We offer several true northern hardy varieties of Mums from the Mammoth™ series, including Mammoth™ Lavender Daisy, Mammoth™ Yellow Quill, and Mammoth™ Dark Bronze Daisy.
“Mums” are an autumn garden classic. Every fall, as the tree leaves begin to change their hue, customers come in looking to add colorful mums to their plantings. Along with the ever-popular seasonal fall mums, consider using winter-hardy mums for year-round interest.
Chrysanthemums (“mums”) are among the most popular flowers in the world. They are native to East Asia and have been described in writings as a cultivated plant in China as far back as the 15th century B.C.
Early Chrysanthemums were primarily yellow, and their name comes from the Greek words for “yellow flower”; chrysos (yellow) and anthemon (flower). Modern Chrysanthemums, however, come in almost every color, shape, and size. There are currently over 20,000 named cultivars of Chrysanthemums.
While the National Chrysanthemum Society recognizes 13 different classes of mums, the most important classification for northern gardeners is Florist Mum versus Garden Mum.
These are frequently sold as gift plants and are intended to be enjoyed as houseplants during their bloom period and are usually simply discarded after bloom. Long-stemmed florist mums are also grown for the floral trade since they make an exceptionally long-lasting cut flower.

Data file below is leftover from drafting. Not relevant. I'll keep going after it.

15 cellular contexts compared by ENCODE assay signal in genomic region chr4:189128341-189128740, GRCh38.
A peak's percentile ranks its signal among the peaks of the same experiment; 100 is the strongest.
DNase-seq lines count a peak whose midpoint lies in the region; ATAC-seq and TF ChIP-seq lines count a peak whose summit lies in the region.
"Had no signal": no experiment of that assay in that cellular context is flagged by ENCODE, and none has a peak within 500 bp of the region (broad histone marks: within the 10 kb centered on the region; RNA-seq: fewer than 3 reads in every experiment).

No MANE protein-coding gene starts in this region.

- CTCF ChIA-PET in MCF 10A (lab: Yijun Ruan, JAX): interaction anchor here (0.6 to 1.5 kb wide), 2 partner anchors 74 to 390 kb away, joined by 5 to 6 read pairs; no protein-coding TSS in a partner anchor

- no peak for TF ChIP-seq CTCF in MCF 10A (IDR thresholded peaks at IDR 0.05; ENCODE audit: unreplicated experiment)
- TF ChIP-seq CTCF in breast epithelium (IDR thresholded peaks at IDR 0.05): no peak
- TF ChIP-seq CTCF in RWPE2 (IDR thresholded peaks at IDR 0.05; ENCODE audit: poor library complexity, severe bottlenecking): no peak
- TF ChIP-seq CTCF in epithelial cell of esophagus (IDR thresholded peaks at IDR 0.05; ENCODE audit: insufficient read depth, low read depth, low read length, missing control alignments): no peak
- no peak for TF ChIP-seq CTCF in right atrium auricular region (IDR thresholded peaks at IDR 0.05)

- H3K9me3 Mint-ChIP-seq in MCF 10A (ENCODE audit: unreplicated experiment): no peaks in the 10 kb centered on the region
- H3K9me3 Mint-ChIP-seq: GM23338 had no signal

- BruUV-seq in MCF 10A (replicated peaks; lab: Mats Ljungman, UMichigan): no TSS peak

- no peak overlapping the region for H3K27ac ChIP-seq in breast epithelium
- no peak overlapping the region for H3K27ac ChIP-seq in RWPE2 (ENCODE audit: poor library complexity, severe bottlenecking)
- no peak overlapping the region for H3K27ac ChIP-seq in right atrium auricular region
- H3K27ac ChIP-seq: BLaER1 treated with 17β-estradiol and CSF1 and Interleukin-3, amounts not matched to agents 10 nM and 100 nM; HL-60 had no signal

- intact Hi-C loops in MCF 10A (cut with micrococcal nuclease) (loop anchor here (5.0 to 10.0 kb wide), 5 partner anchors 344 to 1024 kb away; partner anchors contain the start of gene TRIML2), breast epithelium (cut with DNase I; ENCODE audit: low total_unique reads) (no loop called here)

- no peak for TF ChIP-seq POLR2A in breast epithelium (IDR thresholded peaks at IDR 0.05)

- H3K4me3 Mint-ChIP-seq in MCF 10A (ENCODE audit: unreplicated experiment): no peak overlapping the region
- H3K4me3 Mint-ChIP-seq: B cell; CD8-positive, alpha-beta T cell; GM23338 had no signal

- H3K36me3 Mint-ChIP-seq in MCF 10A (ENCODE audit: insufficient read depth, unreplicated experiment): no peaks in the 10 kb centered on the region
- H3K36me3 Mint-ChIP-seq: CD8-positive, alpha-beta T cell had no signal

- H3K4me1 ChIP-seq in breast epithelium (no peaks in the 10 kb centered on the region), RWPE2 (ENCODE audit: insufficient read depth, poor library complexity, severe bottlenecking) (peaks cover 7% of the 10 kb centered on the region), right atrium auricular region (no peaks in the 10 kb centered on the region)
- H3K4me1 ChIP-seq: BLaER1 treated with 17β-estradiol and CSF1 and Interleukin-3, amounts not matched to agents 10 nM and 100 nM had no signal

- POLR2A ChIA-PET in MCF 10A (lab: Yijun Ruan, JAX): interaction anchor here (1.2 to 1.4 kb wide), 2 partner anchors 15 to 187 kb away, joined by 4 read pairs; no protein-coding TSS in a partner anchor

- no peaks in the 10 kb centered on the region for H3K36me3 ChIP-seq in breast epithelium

These are often misleadingly labeled as “Hardy Mums” and are usually sold in autumn to add color to patio containers and front beds at a time when most perennials have stopped blooming. While many of these Mum varieties are indeed hardy, they are unlikely to overwinter in our northern gardens. This is because they are entering the winter in a weakened state. Growers pamper them in greenhouses throughout the season. In fall, when the plants are supposed to divert energy into root development to survive the upcoming winter, growers pump them with fertilizer to produce a profusion of flowers.
To improve the likelihood of your plants surviving the winter, we recommend planting them in a protected spot and leaving the top growth alone through the winter. Once the soil freezes, apply a loose mulch (or evergreen boughs) over the top of your plants. This will minimize freezing and thawing, which can heave the roots out of the ground.